Hughes, Langston


Book Excerpt


Langston Hughes' poetry and plays emerged during the Harlem Renaissance in the 1920s, while Hughes himself held jobs that varied from cook to seaman to English teacher, and that took him as far as Paris and Mexico. In his autobiography, The Big Sea, the poet reflects on his coming of age as an African American, and in this particular story recounts a visit to his aunt's congregation and the gift of salvation it offers him. The gift offered, however, is not, in the end, received. The story invites us to consider why we attempt to save others and the effects of our efforts on those we would help.

Full Text*

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The Big Sea, Langston Hughes (Hill and Wang, 1963), pages 18-21.




Faith and BeliefGiving and ReceivingMotives and Values

Big Questions

How does what we believe affect our actions in the world?When I give, what do I expect in return? What do I receive?Who should we give to and why?Can selfish motives result in positive action?Where do our values come from? Why do we care about what we care about?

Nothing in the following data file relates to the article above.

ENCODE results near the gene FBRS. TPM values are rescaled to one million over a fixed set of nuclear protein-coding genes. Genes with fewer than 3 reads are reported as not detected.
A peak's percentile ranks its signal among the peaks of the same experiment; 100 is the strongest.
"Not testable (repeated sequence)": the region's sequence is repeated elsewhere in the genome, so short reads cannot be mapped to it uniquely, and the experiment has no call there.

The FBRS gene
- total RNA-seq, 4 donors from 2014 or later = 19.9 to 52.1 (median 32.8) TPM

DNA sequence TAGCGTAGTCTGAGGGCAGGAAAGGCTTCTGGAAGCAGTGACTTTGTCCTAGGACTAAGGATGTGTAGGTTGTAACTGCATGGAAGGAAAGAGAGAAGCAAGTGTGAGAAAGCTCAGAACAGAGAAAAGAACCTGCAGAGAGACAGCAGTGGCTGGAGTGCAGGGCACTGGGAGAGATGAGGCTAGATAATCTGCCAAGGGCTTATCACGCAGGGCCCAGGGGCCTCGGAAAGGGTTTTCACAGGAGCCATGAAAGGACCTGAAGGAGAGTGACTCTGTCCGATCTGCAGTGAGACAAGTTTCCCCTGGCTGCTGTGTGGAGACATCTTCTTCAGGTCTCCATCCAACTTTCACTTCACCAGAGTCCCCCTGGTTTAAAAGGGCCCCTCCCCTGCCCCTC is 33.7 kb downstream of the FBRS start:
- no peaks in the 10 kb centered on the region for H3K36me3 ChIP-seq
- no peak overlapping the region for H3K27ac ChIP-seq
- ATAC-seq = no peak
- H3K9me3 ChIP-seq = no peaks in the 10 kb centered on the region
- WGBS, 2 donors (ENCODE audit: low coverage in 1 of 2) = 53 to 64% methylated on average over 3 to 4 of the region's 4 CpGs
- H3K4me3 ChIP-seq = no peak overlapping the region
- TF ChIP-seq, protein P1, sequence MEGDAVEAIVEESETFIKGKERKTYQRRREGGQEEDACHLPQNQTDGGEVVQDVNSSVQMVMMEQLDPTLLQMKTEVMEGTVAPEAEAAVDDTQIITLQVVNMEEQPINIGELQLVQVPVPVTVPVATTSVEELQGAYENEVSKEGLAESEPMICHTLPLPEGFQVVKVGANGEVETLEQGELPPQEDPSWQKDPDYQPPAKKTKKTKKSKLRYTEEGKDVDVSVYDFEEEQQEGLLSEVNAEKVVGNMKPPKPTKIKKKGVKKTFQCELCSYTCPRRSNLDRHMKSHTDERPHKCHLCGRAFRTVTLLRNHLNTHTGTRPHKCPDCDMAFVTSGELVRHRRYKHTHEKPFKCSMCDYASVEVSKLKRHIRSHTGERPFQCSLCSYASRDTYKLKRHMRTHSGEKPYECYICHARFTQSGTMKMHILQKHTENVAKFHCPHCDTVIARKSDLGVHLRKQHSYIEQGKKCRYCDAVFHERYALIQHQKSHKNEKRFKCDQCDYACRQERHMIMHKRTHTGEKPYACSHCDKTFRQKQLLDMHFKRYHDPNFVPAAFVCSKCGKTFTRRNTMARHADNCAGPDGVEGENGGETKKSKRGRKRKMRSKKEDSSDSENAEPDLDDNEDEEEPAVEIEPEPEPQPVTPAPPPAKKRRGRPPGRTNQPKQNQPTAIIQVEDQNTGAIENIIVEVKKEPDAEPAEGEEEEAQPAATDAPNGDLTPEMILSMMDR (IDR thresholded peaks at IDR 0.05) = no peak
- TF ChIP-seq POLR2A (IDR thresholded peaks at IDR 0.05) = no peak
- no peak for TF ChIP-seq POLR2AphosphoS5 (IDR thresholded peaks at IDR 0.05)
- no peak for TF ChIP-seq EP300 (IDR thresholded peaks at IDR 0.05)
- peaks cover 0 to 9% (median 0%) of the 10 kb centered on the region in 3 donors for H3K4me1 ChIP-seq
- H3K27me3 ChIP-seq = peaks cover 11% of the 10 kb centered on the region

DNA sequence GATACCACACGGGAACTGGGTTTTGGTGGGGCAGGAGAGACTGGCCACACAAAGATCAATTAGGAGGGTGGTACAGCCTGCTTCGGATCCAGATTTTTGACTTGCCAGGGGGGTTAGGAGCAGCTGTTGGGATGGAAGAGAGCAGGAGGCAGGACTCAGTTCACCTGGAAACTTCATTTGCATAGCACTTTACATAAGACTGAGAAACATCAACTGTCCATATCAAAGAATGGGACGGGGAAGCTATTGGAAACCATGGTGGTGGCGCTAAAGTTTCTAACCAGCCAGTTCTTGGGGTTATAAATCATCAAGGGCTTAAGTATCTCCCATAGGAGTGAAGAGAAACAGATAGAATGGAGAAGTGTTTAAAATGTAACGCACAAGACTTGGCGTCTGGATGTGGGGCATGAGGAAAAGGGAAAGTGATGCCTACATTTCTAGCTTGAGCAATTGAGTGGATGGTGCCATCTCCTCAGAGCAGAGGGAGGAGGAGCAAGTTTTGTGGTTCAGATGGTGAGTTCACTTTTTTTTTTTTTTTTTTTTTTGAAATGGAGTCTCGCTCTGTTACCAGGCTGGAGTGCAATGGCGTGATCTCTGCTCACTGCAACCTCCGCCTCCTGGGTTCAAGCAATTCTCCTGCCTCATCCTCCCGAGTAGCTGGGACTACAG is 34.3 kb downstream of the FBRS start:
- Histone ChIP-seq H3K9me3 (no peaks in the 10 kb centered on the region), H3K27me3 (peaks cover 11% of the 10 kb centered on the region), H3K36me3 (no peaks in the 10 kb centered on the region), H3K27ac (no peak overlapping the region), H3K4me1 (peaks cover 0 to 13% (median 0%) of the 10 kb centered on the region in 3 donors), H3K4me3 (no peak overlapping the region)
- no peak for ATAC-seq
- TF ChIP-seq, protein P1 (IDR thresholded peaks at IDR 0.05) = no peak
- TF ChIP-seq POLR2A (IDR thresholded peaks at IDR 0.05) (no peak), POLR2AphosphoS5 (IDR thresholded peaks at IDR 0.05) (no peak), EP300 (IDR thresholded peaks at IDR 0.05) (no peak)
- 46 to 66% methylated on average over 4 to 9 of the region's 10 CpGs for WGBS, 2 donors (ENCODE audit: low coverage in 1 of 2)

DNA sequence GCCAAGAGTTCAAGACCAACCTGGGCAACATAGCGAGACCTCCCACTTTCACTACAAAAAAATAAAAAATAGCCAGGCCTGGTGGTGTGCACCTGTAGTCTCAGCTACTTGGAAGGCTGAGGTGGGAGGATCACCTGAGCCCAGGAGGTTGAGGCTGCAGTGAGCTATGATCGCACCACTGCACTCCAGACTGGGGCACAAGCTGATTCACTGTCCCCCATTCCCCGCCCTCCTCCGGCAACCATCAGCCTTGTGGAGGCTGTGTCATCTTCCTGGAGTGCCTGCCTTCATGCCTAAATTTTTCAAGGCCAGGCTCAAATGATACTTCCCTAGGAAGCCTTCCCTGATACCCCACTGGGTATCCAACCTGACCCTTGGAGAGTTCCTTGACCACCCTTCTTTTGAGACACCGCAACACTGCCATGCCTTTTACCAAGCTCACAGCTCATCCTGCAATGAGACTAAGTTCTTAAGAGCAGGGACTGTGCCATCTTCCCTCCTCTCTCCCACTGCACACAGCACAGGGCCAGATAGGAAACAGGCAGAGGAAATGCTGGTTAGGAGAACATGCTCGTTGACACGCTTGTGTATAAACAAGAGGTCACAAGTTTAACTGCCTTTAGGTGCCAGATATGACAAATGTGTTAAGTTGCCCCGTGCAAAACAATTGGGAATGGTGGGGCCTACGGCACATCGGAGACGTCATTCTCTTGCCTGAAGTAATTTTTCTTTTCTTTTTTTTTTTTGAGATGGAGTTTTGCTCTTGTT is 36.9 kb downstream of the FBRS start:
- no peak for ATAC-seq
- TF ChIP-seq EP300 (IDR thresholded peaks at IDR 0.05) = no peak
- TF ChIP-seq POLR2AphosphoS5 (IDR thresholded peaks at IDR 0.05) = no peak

Sample Discussion Questions

  1. What are Auntie Reed’s intentions in bringing Hughes to the revival? What does she hope he receives? What does she expect in return?
  2. What are Hughes’ expectations going into the revival? What are his intentions when he leaves the mourners’ bench?
  3. How was Hughes both saved and not saved from sin?
  4. When giving or helping, are our motives relevant?
  5. When receiving help, what do we owe in return?
  6. How do we recognize what others need? How do we know what care to provide?
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